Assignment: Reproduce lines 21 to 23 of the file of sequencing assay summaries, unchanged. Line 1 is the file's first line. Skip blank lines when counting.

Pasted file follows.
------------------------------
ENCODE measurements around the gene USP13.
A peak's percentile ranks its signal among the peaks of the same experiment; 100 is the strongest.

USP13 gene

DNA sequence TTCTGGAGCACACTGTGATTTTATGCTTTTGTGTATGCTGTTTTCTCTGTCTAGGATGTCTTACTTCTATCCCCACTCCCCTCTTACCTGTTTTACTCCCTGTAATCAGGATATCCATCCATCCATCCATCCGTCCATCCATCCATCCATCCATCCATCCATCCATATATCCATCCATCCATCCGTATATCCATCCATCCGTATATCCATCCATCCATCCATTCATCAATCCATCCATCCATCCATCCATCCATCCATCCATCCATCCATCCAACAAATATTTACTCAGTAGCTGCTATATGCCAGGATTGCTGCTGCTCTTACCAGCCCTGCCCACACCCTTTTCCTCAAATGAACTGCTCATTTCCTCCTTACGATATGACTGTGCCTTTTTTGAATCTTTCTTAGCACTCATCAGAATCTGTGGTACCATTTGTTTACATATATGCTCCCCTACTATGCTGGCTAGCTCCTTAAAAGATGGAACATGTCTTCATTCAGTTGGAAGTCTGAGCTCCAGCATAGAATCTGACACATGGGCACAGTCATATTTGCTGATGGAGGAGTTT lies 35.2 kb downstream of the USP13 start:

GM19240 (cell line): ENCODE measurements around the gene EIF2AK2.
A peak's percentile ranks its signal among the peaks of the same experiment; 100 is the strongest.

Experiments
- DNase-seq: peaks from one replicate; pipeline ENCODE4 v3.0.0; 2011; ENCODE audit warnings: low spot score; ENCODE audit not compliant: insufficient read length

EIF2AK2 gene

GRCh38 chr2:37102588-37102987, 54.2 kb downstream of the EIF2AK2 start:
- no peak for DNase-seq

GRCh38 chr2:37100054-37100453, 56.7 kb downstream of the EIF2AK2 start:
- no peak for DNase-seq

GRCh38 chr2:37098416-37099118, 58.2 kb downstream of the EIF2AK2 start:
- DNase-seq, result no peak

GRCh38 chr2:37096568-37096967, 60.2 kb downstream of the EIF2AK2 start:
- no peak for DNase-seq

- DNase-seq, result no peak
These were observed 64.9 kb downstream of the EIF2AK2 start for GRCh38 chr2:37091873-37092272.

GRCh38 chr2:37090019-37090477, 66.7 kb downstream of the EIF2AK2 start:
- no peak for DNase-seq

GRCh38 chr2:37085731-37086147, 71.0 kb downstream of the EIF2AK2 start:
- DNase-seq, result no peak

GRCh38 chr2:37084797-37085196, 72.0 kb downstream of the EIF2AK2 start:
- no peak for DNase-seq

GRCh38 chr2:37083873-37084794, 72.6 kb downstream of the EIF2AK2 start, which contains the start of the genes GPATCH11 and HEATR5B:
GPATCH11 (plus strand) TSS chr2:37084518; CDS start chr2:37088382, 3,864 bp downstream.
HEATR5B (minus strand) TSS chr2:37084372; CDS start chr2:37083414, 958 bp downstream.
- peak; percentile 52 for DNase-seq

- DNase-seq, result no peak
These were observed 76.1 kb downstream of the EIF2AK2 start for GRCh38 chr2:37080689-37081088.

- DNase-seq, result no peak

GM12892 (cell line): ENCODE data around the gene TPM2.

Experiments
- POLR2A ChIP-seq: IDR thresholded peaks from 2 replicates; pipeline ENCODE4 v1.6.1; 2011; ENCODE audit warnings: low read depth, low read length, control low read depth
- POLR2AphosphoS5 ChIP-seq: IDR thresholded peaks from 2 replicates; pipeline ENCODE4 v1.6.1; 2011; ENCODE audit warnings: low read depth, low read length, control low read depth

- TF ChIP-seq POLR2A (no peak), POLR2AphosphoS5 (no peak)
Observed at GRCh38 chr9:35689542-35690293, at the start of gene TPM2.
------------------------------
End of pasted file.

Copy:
- no peak for DNase-seq

GRCh38 chr2:37085731-37086147, 71.0 kb downstream of the EIF2AK2 start:
- DNase-seq, result no peak